PM points to tax cut ‘opportunity’

Prime Minister Scott Morrison. Picture: Tracey Nearmy/Getty Images
Prime Minister Scott Morrison. Picture: Tracey Nearmy/Getty Images

PRIME Minister Scott Morrison has hinted at fast-tracking tax cuts for workers in the federal budget next week.

Amid mounting speculation his government will bring forward income tax cuts that have already been legislated, the prime minister said he always jumped at an opportunity to give people a break.

“My record is lowering taxes for Australians,” he told reporters in Melbourne on Monday.

“We currently have $144 billion worth of tax relief for all working Australians in this country, and wherever I get the opportunity to give Australians further tax relief, I never miss the opportunity.”

Treasurer Josh Frydenberg at the weekend did not rule out further tax relief, saying only that the budget would frame the coalition’s election pitch.

Treasurer Josh Frydenberg. Picture: Tracey Nearmy/Getty Images

“The next election will be about what kind of nation Australians want over the next decade,” he told The Australian.

“On our side it is about balancing the books, growing the economy with more jobs and lower taxes.”

Senior Liberal Arthur Sinodinos on Sunday said tax cuts could help those with lower incomes until wage growth picks up.

Proposals from the ACTU and others to lift the minimum wage would deliver a pre-tax increase but a similar effect could happen through a “proper tax cut for low and middle-income earners”, he told the ABC’s Insiders.

The government passed a personal tax cut package through parliament last June, with the first stage kicking in for the current financial year.

Further reductions are due in 2022 and 2024, leading to a single person on $30,000 ultimately getting a tax cut of $200 a year, while someone on an average wage of around $85,000 would get $540 and a $200,000-a-year salary earner would get $7225.

Labor has opposed the higher-income tax reductions and says it will give cuts of $350 to people earning $25,000 and up to $928 for people on $90,000 a year.

“All I know is that we are offering bigger, better, fairer tax cuts,” Opposition Leader Bill Shorten told reporters in Melbourne.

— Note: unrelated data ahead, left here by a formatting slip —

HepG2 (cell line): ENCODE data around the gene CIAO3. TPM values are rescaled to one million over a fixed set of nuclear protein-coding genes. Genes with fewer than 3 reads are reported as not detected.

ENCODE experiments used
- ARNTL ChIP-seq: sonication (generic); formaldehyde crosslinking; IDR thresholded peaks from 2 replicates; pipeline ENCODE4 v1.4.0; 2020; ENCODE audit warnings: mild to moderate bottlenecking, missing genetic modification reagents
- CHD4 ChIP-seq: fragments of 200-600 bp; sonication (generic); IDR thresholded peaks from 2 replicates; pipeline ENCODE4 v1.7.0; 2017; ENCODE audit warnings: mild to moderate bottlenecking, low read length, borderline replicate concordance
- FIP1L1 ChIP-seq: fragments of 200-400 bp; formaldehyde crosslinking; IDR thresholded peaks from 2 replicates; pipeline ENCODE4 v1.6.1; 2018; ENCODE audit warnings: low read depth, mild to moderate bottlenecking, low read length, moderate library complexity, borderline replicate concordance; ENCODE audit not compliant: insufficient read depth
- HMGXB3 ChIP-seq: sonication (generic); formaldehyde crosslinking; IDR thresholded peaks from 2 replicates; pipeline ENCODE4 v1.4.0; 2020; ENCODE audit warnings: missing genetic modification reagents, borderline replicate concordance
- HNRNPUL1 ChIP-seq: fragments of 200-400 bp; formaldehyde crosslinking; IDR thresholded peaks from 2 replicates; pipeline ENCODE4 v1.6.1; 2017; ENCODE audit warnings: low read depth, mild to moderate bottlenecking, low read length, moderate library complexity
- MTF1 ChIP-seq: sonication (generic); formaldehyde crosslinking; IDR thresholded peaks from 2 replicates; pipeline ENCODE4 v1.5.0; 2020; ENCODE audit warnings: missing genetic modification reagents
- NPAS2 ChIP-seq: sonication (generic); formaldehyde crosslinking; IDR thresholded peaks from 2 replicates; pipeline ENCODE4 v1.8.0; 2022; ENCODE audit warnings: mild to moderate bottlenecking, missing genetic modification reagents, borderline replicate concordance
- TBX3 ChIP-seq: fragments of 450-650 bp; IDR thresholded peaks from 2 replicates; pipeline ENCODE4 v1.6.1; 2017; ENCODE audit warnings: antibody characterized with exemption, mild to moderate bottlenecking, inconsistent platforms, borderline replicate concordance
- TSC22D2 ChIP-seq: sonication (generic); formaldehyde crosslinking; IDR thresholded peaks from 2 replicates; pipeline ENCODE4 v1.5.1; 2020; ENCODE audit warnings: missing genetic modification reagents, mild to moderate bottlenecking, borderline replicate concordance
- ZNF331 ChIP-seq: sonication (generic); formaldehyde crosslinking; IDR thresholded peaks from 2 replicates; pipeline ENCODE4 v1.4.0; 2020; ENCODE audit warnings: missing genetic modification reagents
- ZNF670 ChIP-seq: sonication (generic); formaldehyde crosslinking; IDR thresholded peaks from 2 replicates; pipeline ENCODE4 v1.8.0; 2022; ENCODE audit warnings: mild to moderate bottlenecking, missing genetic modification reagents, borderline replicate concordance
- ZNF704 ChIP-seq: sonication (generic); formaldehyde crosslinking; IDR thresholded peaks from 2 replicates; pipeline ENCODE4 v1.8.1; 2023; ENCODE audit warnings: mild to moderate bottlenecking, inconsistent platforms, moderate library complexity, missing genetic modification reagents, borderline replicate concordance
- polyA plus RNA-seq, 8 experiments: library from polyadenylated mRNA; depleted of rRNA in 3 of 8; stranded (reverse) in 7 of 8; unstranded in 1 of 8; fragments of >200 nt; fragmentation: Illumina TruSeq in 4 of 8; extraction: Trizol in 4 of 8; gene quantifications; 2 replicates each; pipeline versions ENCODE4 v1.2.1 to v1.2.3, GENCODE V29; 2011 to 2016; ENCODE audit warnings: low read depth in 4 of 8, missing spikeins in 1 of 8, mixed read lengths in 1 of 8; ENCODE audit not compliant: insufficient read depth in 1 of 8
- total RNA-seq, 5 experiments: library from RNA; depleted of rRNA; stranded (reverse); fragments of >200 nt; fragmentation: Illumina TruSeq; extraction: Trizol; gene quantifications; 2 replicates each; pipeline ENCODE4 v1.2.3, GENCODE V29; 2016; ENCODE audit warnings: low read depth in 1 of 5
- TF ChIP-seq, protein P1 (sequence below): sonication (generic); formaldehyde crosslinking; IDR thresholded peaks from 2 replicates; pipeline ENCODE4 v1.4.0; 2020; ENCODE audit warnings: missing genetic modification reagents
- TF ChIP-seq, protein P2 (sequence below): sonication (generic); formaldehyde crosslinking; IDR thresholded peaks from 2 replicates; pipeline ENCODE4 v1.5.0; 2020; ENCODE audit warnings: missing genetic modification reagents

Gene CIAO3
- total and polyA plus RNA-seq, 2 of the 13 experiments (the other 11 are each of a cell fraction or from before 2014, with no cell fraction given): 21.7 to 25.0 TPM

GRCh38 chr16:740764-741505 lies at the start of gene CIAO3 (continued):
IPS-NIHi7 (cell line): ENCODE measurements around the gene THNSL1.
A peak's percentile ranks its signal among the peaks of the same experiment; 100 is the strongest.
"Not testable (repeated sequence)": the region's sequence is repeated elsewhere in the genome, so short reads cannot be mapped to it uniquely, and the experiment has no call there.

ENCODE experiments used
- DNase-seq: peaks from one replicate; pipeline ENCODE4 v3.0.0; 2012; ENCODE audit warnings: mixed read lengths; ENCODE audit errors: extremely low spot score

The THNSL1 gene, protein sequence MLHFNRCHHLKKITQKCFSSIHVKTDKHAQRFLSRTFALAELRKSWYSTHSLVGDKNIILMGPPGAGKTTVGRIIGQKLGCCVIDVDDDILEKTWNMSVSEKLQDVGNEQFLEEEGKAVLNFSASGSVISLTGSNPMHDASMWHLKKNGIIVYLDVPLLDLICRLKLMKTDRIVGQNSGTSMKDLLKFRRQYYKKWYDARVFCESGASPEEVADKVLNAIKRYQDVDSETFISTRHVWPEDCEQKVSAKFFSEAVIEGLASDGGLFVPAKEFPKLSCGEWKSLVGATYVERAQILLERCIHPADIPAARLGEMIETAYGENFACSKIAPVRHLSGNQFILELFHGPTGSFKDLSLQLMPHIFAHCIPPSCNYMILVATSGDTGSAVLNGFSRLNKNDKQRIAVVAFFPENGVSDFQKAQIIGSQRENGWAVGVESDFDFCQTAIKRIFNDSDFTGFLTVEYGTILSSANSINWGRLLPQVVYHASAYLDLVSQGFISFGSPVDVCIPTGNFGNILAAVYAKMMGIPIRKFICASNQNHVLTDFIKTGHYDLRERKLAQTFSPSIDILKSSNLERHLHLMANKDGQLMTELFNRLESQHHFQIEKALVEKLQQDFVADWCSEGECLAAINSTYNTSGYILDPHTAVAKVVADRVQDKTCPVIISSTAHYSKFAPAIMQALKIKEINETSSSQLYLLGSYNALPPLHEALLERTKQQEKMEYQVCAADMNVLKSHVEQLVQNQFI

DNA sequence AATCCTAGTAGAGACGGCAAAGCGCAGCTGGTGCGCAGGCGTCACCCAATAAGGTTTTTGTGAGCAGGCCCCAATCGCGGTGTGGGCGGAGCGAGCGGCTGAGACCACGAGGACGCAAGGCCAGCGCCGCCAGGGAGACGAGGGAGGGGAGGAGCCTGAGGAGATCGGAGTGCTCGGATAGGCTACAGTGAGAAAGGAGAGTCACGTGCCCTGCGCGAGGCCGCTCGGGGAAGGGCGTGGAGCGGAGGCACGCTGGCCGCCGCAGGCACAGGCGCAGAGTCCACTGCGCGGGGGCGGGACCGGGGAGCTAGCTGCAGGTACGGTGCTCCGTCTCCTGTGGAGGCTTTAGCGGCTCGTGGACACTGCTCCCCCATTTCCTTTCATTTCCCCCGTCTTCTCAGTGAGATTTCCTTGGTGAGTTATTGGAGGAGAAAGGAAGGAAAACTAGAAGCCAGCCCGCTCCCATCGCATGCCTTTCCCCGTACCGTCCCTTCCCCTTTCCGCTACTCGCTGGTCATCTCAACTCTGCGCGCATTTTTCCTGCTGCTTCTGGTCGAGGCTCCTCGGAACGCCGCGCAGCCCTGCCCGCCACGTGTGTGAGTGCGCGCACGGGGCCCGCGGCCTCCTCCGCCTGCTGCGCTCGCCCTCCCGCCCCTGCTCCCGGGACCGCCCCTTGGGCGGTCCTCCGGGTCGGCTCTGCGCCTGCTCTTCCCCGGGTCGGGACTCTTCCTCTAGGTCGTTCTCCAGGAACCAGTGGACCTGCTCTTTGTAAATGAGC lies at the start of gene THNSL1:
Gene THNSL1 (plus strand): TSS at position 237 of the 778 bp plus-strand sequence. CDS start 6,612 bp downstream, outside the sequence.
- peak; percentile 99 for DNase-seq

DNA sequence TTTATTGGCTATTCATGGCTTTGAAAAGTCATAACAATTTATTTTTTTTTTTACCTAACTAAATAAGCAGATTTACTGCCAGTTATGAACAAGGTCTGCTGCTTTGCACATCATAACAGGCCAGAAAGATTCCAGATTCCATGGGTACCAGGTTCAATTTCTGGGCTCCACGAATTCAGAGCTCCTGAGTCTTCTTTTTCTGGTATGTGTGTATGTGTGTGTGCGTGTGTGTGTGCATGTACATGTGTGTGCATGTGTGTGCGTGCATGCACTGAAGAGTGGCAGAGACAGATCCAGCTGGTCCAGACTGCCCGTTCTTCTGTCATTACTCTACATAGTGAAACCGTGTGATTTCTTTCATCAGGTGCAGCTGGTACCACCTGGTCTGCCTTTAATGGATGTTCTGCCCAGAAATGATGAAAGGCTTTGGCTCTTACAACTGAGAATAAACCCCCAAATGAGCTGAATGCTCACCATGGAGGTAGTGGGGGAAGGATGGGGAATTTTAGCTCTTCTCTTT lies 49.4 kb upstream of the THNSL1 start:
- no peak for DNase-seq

“If the government does more we’ll have a look at it, if the nation can afford it.”

The budget will be handed down on April 2 and an election is expected in mid-May.

BUDGET 2019 – WHAT WE KNOW SO FAR

BIG PICTURE

* Overall theme: “A stronger economy and a secure future”

* Federal election is due in mid-May

* Better than expected surplus for 2019/20 (MYEFO: $4.1 billion in 2019/20)

* 3 per cent growth for 2019/20 (MYEFO forecast)

* 5 per cent unemployment rate for 2019/20 (MYEFO forecast)

* Migration cap to be reduced to 160,000 from 190,000

* 1.25 million new jobs to be created over the next five years

* Expectation of a “stimulus” worth about $6 billion, adding about 0.4 percentage points to GDP

TAX

* Likely bring-forward of the July 2022 income tax cuts, on top of those already starting July 1 this year, as part of an already-legislated $144 billion plan

* Possible improvements to tax offsets for low-income earners

* Rules around $69 billion GST revenue distribution to the states have changed, with WA the main beneficiary

* Instant asset write-off extended to June 2020 and upped from $20,000 to $25,000. Allows small business with an annual turnover of less than $10 million to deduct the cost of assets such as cars and equipment

* Tax office and other agencies to crack down on welfare cheats and tax dodging

ROADS, RAIL

* $75 billion infrastructure plan over 10 years continues

* Business case for Melbourne airport rail link

* City deals for Adelaide, Hobart, Townsville, Launceston, Western Sydney, Darwin, Geelong, South East Queensland and Perth

HEALTH

* $220 million from Medical Research Future Fund for research into heart disease

* $496 million for Victorian cancer research, services and facilities

* $200 million to reduce out of pocket costs for scans such as ultrasounds and x-rays

BANKS

* $600 million boost for financial regulators ASIC and APRA to deal with banking royal commission fallout

SECURITY

* $294 million to upgrade security at airports in a bid to prevent terrorist attacks

* Australian Space Agency to be funded

ENERGY

* $2 billion for Emissions Reduction Fund, now called the Climate Solutions Fund

* $1.4 billion for Snowy Hydro 2.0

* $56 million for Battery of the Nation and Marinus Link projects in Tasmania

* Speculation of an announcement of the first power projects to be underwritten by the government, following 66 expressions of interest

EDUCATION

* $60 million for James Cook University’s Cairns Tropical Enterprise Centre

* $60 million indigenous education hub in Melbourne

WELFARE

* $78 million to provide more housing for women and children fleeing family violence

– $129 million to extend cashless welfare card to all of Northern Territory, and to Cape York communities in Queensland

CULTURE

* $12 million for Cooktown 2020 Festival (250th anniversary of Cook’s landing) and replica HMB Endeavour to circumnavigate the country